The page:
• You are a remarkable woman. I have met many white Cubans that hate black people. They say they don’t have any black blood oin them, they are pure spaniard lineage they say. You have a lot of courage and I can tell you are very intelligent and loving. i wish all Cubans were like you. In other countries black people are acepted more. Here in the US there is still racism, but is kind of concealed.

    Mavis, I hope you are doing well. Keep writting, you have an exellent style.

  • What is confusing to me is that I was born in Cuba, at age 4 was taken to the US (1960) and I am very very white, but when I fill out certain questionnaires I have to choose between whether I am WHITE or I am HISPANIC?
    When I was younger I would check off white, now that I am older I check off hispanic; but I am still confused. What am I?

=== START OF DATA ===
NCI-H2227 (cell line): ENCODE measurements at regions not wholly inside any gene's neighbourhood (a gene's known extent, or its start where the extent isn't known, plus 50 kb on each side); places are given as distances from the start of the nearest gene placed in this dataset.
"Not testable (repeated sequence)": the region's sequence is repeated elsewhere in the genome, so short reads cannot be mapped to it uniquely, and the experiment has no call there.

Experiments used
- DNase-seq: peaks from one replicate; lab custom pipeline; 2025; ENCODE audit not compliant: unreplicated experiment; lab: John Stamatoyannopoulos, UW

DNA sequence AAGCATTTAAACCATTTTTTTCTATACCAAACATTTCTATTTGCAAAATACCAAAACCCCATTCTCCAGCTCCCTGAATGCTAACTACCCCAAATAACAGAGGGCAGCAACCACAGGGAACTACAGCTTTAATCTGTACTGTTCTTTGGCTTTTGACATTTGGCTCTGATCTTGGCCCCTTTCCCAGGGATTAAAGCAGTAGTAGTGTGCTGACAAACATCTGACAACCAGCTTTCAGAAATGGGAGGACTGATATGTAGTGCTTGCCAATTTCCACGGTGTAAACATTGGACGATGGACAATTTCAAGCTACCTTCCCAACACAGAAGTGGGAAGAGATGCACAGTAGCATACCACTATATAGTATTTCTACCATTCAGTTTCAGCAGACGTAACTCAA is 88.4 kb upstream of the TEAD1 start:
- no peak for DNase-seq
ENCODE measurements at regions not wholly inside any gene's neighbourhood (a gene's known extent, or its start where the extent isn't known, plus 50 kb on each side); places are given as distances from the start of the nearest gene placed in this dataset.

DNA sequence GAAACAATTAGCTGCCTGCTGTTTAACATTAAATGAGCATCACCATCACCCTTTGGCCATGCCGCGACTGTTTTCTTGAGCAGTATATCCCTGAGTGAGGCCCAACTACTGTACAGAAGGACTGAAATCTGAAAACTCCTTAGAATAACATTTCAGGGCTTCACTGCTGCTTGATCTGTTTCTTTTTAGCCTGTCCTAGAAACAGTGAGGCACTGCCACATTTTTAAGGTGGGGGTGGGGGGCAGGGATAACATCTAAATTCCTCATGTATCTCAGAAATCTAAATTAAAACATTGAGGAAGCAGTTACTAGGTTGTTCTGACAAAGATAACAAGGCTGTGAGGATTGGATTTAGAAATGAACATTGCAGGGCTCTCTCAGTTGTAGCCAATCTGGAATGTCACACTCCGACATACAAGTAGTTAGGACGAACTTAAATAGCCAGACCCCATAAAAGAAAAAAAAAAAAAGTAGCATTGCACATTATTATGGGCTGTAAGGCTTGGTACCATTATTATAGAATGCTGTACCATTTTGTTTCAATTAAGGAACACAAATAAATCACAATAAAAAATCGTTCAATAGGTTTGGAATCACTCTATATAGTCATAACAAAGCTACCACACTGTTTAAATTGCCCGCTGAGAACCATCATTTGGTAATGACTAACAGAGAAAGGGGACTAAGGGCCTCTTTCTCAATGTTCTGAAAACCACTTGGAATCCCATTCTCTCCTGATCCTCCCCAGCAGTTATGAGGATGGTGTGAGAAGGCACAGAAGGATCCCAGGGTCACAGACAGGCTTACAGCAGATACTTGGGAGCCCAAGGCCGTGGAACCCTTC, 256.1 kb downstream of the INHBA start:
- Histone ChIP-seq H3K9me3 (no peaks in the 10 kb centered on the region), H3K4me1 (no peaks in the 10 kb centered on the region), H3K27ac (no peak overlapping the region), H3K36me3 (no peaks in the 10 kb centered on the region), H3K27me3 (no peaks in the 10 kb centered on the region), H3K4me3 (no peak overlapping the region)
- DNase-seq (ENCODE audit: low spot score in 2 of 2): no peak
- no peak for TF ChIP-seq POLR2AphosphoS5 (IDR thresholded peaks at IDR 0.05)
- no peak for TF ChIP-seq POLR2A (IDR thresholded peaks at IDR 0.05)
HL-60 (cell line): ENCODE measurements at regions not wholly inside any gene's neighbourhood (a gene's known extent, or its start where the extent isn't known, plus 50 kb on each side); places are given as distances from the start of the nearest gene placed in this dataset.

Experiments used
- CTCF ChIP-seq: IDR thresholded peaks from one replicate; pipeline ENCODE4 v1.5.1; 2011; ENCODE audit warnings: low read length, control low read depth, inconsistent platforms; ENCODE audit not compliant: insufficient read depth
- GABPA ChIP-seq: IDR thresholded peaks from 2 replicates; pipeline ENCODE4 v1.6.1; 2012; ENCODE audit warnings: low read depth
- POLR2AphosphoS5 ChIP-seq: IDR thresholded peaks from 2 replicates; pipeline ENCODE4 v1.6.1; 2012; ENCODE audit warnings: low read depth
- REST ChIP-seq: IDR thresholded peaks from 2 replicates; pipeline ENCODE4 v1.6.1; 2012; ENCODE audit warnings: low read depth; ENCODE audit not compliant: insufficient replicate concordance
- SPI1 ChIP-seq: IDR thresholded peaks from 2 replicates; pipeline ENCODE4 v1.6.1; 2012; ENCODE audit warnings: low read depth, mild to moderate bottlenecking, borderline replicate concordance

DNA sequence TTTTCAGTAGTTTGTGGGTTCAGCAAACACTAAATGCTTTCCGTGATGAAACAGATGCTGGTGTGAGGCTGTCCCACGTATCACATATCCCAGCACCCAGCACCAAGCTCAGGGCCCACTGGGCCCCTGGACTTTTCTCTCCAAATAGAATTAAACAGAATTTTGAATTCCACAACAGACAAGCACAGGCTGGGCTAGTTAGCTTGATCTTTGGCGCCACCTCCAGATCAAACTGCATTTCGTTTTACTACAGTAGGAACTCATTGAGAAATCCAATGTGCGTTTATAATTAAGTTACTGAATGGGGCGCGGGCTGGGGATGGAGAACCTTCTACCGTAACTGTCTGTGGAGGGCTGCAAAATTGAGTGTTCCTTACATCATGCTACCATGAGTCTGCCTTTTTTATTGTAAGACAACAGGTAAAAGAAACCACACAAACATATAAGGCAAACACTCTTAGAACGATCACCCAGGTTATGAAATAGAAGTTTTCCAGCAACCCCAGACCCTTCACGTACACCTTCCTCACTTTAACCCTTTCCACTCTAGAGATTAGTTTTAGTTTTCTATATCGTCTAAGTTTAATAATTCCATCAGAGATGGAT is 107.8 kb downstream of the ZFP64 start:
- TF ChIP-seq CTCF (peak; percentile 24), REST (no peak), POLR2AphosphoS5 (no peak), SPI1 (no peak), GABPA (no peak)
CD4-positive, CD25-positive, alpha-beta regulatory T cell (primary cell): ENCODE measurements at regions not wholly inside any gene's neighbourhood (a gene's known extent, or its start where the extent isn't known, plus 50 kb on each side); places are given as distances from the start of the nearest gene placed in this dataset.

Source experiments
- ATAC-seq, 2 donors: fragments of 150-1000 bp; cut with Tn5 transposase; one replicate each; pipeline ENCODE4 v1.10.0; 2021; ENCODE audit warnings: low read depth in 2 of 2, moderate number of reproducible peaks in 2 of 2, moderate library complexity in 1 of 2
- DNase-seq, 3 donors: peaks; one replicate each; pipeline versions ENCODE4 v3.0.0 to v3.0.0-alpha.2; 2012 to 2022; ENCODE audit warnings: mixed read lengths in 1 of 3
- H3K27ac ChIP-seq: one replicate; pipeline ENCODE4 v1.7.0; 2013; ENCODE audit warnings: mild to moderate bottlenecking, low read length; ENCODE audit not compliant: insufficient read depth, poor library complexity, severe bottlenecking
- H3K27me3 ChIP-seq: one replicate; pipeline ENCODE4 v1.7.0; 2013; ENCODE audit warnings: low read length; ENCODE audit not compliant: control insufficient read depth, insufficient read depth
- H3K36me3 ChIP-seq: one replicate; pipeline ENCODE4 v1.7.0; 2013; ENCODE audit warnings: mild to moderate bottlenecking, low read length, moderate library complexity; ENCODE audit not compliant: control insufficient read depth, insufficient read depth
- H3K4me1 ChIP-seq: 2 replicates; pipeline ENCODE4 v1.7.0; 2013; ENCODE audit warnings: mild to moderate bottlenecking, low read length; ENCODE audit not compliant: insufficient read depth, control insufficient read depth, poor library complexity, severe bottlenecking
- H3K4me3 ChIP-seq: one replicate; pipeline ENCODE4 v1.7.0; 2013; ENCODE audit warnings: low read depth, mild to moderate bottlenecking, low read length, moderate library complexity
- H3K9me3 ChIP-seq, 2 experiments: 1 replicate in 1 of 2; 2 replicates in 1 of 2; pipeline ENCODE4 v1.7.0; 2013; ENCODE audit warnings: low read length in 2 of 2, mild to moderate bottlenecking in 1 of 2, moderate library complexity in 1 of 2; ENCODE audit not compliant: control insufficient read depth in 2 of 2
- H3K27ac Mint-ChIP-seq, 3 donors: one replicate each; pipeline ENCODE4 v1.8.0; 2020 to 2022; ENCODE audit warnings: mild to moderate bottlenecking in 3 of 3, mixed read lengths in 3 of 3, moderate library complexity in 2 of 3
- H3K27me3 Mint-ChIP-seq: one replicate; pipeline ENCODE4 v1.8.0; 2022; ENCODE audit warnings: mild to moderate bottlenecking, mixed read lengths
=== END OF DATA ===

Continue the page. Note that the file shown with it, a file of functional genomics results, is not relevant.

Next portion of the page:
• Mavis,
    Me encanta lo que escribistes( perdona mi espanol). Soy hija de un padre Cubano (Mario Villamia) y naci en los Estados Unidos aunque mi padre ayudo y trabajo para la revoluccion con Fidel. Vivi en Cuba de los 4 meses asta los 8 anos y yo quiero Cuba mucho and I miss her terribly! I would be delighted to meet you someday. What you write in your essay is so sensible if only the world would have that level of common sense it would be a better place.

  • Mavis, where are you? I miss reading your enteries. It has been two months plus and you are not writing for the Havana Times. I miss you.

  • What a wonderful post. It is wonderful to be able to acknowledge proudly acknowledge your heritage. I share your sentiments and commend you on being so accepting of the whole tree as opposed to a few branches.

  • Dear Mavis,

    i am so glad to stumble upon your blog – your kind personality come through every entry of yours, i really enjoy reading your wise textes.
    i have visited your beautiful country two times, receantly i have been there for two monthes ( i travelled as far as Santiago as well), an now i am blogging on my experiences. in one of my recent post i wrote about the rassism issue in Cuba, and for that i linked your entry on this topic, too.